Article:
Find in Path.. functionality to find a word across multiple files, file masks can be used to match certain types of files. For example, using *.rb will only look through Ruby files. On the other hand, if you want to exclude Ruby files instead, you can add an ! at the front (i.e. !*.rb).
Here are other useful examples/combinations:
all files excluding spec tests: !*spec.rb
all Ruby files excluding spec tests: *.rb,!*spec.rb
RubyMine has a nice feature that allows you to debug a Rails app without restarting the server.
With the server running,
1) Run the
Attach to Local Process.. action from RubyMine
2) RubyMine will show a list of Ruby processes running. Pick the one running your server
3) Wait for RubyMine to connect to the process
4) Add a break point in RubyMine
5) Execute the action on the web application that hits that breakpoint
6) Execution will stop on that line. Now you can use all the nice tools the RubyMine debugger gives you.
I'm really exited with this new feature and I hope you are too. You can read more about it in here
To create a Multi-cursor in RubyMine with your mouse, hold Alt while dragging your mouse up/down. This is especially useful if you want to adjust tabbing or add some extra characters on consecutive lines.
When I do code searches in RubyMine, I sometimes want to only see non-test code for various reasons, such as knowing how often a particular method is used in our code base to judge adoption level. Normally, I would have to select each directory and run a code search one at a time, or search all directories at once and carefully skip over all test code while scrolling through the list. In a Rails app, directories that contain non-test source code could include
lib/ and even more.
There is a better way! The RubyMine Search tab has a toggle that will let you group source code search by Production and Test code. All you have to do is press this toggle and voila!
RubyMine has a key-mapping for grabbing lines of text in the editor, from cursor focus.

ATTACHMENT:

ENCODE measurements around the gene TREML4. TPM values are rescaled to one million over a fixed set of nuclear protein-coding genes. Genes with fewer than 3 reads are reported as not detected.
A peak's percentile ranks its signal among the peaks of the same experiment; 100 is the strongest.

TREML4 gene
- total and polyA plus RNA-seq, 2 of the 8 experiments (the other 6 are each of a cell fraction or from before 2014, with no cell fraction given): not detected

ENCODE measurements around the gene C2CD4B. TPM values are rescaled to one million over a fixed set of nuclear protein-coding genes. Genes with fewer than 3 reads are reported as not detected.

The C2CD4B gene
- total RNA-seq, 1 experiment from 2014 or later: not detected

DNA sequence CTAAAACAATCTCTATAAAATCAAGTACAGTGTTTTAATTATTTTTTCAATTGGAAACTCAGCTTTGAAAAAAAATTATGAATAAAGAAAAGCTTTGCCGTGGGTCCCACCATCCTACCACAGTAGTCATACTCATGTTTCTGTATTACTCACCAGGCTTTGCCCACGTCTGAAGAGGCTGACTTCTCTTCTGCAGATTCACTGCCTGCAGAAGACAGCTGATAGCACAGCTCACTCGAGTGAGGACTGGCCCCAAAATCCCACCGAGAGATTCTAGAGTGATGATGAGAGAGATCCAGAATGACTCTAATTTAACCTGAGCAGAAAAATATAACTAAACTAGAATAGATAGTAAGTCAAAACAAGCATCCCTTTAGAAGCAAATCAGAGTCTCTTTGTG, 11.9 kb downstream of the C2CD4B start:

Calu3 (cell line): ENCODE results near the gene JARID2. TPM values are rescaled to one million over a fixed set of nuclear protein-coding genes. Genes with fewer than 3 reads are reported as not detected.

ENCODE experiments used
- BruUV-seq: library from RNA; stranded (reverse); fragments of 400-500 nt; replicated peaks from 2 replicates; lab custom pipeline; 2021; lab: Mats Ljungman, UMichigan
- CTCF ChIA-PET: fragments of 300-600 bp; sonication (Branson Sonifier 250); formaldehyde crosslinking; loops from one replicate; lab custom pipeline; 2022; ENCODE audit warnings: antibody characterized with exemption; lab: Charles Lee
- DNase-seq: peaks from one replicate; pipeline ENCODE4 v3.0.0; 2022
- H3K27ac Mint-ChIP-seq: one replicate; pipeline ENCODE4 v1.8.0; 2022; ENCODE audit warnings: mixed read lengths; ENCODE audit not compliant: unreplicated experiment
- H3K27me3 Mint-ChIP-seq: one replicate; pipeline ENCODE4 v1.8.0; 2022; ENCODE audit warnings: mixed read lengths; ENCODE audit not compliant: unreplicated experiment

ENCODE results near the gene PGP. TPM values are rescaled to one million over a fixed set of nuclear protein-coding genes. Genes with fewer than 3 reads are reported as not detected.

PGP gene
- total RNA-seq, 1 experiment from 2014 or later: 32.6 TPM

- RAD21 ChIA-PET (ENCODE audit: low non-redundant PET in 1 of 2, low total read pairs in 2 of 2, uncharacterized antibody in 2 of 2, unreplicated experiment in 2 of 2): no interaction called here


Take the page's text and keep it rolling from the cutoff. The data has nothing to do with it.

If you have your cursor focused anywhere in a line of code you can shift it up or down with the following [default] key bindings:
CMD + SHIFT + Up Arrow || Down Arrow
Supercharge your grabbing
If you want to move an entire block of code without having to highlight the entire block, put your cursor on the definition of the statement and RubyMine will shift the entire block for you.
This can work on blocks defined by module; class; def; if; find more use cases and share because I definitely haven't uncovered them all yet!
On RubyMine in Mac, I want to have my RubyMine IDE in one window but have the Run display in Floating Mode appear in my secondary monitor. The issue, though, is that after I have moved the Run display into my secondary monitor, lose focus to another window, then click back into the Run display, the will suddenly JUMP to the same window as my main RubyMine IDE.
The problem appears to be a conflict with a setting in Mac's Mission Control. You will need to deselect the
Displays have separate spaces option in the Mission Control preferences screen, as described here.
I am presenting some source code during a meeting on RubyMine on my Mac machine. When I plug into the projector, my display resolution becomes quite high, so all text on the projector become very small. Using
CMD + does not zoom in.
Instead, you will need to pinch the Mac's touchpad with two fingers to control the zoom. Pinch inwards for zoom-out and outwards for zoom-in. You will need to do this on every code tab you have open.
Thanks for the tip, Sean Kirby.
RubyMine will attempt to open the relevant spec file for a class you're working with when you use the keyboard shortcut
CMD + SHIFT + T.